Author: The Culinary Chase
Recipe type: Appetizer
Cuisine: Italian

Ingredients
  • 8 zucchini flowers
  • oil for deep-frying
  • Ricotta Filling:
  • ½ cup ricotta cheese
  • ¼ cup Parmesan cheese, grated
  • 1 tablespoon fresh dill, chopped
  • 1 tablespoon fresh mint, chopped
  • zest of 1 lemon
  • 1 teaspoon sea salt
  • freshly ground black pepper
  • For the Batter:
  • 1 cup of flour
  • ⅓ cup cornstarch,
  • ½ teaspoon baking powder
  • ½ teaspoon sea salt
Instructions
  1. Gently open the flower and remove the stamen with scissors – this is bitter if left intact. To make the filling, combine all ingredients.
  2. Purchase whole milk ricotta cheese for a soft and creamy texture. Open the flower and gently stuff with ricotta, about 2 teaspoons, depending on size of flower, leaving room at the top to twist the flower closed.
  3. You can leave the stuffed flowers on a paper towel lined plate for about 15 minutes. Any longer than that and the ricotta will start to weep.
  4. To make the batter, in a bowl combine flour with cornstarch, baking powder, teaspoon sea salt. Whisk in plain or sparkling water until batter resembles thick cream.
  5. In a heavy saucepan fill about 2-inches of oil. Heat oil to 350f and to test if hot enough, drop a bread cube into oil. If it turns golden after a minute, it’s ready to go. Dip zucchini flower in batter until completely covered, let drip a bit before adding to hot oil. Deep-fry 1 to 2 minutes or until puffed and crispy. Remove and drain on paper towel. Serve immediately with a sprinkling of sea salt.
Notes
The Culinary Chase’s Note: Don’t crowd the saucepan with too many blossoms – I suggest 3 to 4 at one time. If you tear a bit of the flower, don’t worry. Smooth it over, use the filling as a way to hold it in place and the batter will take care of the rest. If you don’t fancy stuffing the flowers, you can omit this and dip into the batter then deep-fry. Enjoy!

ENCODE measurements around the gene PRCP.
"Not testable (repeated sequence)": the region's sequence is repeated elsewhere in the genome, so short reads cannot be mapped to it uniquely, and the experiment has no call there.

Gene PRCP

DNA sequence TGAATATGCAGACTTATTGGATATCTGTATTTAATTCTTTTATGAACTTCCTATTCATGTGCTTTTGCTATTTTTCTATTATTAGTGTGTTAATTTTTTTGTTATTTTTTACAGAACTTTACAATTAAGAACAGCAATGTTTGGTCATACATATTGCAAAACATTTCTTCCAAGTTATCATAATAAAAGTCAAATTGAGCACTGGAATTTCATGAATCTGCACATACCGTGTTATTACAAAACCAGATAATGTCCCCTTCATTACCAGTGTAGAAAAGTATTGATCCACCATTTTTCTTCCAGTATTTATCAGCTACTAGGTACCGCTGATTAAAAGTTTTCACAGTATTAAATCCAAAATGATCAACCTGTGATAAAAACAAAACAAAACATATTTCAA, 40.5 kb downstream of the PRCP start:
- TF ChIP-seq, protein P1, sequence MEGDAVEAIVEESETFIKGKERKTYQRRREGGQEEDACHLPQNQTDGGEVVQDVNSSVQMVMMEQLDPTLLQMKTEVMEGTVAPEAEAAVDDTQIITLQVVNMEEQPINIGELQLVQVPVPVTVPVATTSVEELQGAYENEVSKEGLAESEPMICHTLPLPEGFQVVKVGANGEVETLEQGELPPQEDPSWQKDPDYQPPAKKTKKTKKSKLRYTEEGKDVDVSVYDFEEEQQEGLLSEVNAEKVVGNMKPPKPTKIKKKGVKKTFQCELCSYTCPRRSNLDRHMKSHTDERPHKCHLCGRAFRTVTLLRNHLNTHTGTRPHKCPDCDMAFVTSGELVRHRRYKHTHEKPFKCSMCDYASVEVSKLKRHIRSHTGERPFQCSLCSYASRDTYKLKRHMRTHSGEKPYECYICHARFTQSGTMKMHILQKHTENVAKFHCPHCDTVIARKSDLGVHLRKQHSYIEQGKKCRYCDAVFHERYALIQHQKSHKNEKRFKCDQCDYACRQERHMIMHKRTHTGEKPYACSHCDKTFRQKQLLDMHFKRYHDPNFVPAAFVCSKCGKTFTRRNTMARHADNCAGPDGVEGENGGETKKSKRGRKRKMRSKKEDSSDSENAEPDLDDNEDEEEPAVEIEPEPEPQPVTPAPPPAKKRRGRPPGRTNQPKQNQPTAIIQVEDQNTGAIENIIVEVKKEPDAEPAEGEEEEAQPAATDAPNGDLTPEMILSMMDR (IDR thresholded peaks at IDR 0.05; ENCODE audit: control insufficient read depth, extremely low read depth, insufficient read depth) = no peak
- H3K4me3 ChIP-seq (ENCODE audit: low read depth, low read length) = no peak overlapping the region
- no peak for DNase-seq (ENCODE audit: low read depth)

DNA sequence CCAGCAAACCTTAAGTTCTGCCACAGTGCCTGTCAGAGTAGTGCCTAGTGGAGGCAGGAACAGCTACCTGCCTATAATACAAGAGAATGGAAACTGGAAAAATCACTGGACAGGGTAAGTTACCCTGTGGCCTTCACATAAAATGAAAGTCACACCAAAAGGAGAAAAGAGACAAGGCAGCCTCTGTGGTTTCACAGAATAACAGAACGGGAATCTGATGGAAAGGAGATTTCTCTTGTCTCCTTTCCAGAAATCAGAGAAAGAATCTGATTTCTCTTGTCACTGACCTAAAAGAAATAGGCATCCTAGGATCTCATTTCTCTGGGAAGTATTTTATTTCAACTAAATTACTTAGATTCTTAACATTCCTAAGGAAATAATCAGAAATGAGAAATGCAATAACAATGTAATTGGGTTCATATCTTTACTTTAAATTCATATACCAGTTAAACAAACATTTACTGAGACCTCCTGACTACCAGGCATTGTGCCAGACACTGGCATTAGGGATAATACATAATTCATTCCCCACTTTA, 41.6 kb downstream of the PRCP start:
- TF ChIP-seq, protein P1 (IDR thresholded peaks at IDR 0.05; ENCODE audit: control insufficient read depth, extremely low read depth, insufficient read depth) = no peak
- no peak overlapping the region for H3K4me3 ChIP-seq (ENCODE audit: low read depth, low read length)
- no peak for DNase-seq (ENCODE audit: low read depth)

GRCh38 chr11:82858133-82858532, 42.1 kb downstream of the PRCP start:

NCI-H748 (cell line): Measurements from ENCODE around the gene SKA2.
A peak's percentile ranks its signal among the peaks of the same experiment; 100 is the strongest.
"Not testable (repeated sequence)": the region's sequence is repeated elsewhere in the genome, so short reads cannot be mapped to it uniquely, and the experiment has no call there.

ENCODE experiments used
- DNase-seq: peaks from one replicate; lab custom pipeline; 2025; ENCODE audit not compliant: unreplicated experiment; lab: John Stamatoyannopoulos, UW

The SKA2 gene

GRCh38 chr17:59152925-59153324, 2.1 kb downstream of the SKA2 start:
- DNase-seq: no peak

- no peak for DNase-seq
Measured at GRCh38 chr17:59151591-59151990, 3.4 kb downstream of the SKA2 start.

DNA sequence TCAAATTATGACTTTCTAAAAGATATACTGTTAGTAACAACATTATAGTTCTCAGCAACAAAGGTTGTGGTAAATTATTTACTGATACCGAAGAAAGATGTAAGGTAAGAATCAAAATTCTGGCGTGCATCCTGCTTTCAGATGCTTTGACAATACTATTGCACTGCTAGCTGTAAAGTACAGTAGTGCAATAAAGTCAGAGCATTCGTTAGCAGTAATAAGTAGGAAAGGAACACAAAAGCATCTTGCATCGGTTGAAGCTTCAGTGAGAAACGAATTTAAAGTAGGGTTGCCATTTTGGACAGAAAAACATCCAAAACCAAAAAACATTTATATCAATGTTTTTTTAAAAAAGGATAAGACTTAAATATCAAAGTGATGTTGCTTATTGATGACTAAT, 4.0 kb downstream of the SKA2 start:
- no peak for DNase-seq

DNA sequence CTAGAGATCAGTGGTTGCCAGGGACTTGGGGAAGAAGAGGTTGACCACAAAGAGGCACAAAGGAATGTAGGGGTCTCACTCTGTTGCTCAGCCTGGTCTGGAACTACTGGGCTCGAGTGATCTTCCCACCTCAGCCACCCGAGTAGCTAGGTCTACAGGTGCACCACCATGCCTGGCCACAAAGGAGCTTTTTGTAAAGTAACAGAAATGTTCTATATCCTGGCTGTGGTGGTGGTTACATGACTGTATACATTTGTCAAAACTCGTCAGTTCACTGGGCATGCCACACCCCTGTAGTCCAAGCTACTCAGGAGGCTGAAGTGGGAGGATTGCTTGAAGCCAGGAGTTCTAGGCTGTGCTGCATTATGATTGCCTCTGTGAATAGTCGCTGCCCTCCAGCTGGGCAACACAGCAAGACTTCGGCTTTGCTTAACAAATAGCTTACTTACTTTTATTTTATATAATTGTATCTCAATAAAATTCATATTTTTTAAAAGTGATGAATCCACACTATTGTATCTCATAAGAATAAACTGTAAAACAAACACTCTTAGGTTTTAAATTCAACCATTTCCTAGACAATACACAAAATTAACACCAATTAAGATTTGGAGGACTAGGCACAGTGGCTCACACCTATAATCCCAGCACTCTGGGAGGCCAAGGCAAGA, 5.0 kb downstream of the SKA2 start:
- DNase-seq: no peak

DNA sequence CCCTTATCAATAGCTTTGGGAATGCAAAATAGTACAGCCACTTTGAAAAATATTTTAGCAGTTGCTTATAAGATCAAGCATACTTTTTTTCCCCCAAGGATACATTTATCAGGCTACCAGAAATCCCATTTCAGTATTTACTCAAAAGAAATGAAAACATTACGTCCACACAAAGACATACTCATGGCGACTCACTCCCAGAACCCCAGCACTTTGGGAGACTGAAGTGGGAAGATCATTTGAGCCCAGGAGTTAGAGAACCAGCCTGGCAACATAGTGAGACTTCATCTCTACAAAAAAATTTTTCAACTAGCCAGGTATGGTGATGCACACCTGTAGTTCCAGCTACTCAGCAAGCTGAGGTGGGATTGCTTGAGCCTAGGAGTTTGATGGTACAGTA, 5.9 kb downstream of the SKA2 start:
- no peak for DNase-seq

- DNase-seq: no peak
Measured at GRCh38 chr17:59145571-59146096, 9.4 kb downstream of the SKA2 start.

The post stuffed zucchini blossoms appeared first on The Culinary Chase.

About Heather Chase

The Culinary Chase was coined by my husband whilst in a coffee shop in Hong Kong back in 2006. We wanted something that would be a play on my last name and by the time we finished our coffee, the name was born. As long as I can remember I’ve enjoyed cooking. It wasn’t until we moved to Asia that I began to experiment using herbs and spices in my everyday cooking. Not only do they enhance the flavor of food but also heighten it nutritionally. Over the years, I began to change our diet to include more vegetables, pulses, whole grains and less red meat. Don’t get me wrong, we love our meat, just not in super-size portions (too hard for the body to digest). I always use the palm of my hand as a guide to portion control when eating red meat. If the meat is larger than my hand, I save that portion for another day. Also, if the veggies on your plate look colorful (think the colors of the rainbow) – red, green, yellow, orange etc. then you’re most likely getting the right amount of nutrients per meal. I post recipes that I think help maintain a healthy body. I use the 80/20 rule – 80% of the time I make a conscious effort to eat healthy and 20% for when I want french fries with gravy (poutine). Balance is the key and to enjoy life with whatever comes my way. Thanks for visiting!

 

The views and opinions expressed in this content are those of the author and do not necessarily reflect those of haligonia.ca.

http://theculinarychase.com/